Children were not reading in our schools, but they are doing so now in schools with the coming of KaLMA. Some of the parents I spoke to are impressed with the way they see children from KaLMA implementation schools doing KaLMA activities at home and in the communities.
Headteacher from a KaLMA school
Funded by the Foreign, Commonwealth and Development Office (FCDO).
Partners: Kano State Universal Basic Education Board (SUBEB), Ministry of Education and Sa’adatu Rimi College of Education, British Council, Teaching at the Right Level (TaRL) Africa.
To build foundational Maths, Hausa, and English literacy skills for more than 37,000 Primary four to Primary six girls and boys in two full local government areas of Kano State, Nigeria.
Before the outbreak of COVID-19 in March 2020, Kano State was taking measures to address the challenge of equipping children with literacy and numeracy skills.
In response to this, the FCDO-funded Kano Literacy and Mathematics Accelerator (KaLMA) was launched in October 2019 across Kano State. The programme is rooted in 'teaching at the right level' evidence and approach, which involves assessing children on foundational skills and grouping them by learning level rather than age or grade level. This runs for two hours per day, focussing on foundational skills in reading and numeracy.
During COVID-related school closures in 2020, the KaLMA project pivoted to support the Kano State Government’s endeavours to help children continue learning from home. A package of remote support including radio broadcasts, text messages, automated voice home-based learning assistance messages (AVM) and a toll-free line were developed and provided to families in Wudil and Dawakin Tofa. Educators were also supported with continuing professional development (CPD) in Maths and English during school closures, delivered via WhatsApp and text messages. KaLMA also launched two innovations, student-teacher facilitation and a dual language approach to English learning. The dual-language approach to foundational skills in English deploys the children’s home language to assist their learning of an additional language (English). This is carried out by listening and doing.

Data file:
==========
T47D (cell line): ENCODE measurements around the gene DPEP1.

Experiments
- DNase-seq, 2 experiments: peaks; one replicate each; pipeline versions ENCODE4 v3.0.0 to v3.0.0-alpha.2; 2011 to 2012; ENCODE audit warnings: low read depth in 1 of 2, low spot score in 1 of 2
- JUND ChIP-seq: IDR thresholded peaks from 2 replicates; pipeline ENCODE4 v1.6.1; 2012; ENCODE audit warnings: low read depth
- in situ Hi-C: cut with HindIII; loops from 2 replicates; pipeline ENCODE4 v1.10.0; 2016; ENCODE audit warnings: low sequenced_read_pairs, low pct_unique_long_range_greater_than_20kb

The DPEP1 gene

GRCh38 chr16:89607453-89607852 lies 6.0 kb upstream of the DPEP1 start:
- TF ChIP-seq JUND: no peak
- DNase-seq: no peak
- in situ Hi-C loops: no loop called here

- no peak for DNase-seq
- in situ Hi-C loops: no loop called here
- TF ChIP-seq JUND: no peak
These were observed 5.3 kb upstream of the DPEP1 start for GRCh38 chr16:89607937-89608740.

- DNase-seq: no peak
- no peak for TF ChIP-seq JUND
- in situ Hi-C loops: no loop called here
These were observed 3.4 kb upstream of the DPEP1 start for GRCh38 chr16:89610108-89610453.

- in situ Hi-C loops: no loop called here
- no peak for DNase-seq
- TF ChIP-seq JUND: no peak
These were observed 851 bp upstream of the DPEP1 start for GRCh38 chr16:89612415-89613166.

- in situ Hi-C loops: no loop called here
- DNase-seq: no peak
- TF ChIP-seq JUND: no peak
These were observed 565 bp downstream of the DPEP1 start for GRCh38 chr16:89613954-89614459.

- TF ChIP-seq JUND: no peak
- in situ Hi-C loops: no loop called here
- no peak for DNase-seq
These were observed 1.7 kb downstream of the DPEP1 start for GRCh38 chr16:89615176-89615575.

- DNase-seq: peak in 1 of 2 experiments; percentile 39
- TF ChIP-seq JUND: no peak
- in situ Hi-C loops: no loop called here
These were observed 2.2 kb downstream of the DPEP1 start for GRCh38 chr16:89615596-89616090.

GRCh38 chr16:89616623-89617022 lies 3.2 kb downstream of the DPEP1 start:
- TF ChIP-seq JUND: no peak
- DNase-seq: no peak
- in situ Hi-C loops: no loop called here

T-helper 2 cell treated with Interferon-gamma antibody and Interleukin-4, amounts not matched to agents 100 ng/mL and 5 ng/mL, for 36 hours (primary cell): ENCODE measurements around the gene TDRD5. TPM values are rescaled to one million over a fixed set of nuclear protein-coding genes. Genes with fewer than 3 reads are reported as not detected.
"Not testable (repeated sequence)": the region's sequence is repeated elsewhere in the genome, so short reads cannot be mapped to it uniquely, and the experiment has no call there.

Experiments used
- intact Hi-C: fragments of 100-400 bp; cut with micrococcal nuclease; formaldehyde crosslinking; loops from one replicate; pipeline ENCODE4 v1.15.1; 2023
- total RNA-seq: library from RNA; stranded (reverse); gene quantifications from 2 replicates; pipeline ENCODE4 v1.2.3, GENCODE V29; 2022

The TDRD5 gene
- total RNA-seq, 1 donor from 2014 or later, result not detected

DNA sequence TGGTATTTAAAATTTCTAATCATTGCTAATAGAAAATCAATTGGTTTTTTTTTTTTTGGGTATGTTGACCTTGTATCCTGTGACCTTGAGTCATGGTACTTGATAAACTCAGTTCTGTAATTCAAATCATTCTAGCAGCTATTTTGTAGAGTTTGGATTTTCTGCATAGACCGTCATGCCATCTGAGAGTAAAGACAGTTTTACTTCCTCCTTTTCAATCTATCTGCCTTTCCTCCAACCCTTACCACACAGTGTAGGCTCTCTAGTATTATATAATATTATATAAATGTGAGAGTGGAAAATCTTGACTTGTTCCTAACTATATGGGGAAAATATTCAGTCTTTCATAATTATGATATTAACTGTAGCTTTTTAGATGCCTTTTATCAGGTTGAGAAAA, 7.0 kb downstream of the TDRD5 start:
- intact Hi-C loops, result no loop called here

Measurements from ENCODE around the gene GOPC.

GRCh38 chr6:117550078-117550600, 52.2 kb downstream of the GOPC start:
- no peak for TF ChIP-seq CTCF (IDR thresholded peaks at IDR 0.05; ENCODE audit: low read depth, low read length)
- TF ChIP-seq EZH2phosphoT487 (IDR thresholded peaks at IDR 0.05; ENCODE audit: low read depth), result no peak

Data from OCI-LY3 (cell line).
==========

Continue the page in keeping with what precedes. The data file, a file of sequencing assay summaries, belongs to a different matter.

The in-school KaLMA programme resumed in January 2021 whilst still being supported by the home-based learning components. In just two terms, learning outcomes increased by 20 per cent, with around 50 per cent of the programme beneficiaries being girls. Providing foundational skills for girls helps to safeguard against early marriage, early childbearing and social exclusion by ensuring that girls progress to secondary school. Northern Nigeria has a particularly high number of child brides, therefore the KaLMA programme is helping to overcome this.
The programme recognised that female educators had less time than their male counterparts to participate in CPD activities and attempted to find ways to facilitate their participation. Based on survey findings, CPD events and activities, such as the mid-course webinar, were scheduled at times that ensured maximum participation of female educators.
In total, 1,200 teachers, 255 head teachers and 181 schools have benefited from KaLMA so far. Plans are in place for the programme to reach an additional 3,000 teachers, 600 head teachers and 450 schools in a further five government areas in Kano.
Between May and November 2020, we worked with Kano SUBEB and TaRL Africa to provide English and Maths CPD to teachers in Wudil and Dawakin Tofa. This involved sharing KaLMA-adapted teaching activities and our Strengthening English Proficiency (STEP) course designed for Kano State under the FCDO-funded Teacher Development Programme (TDP).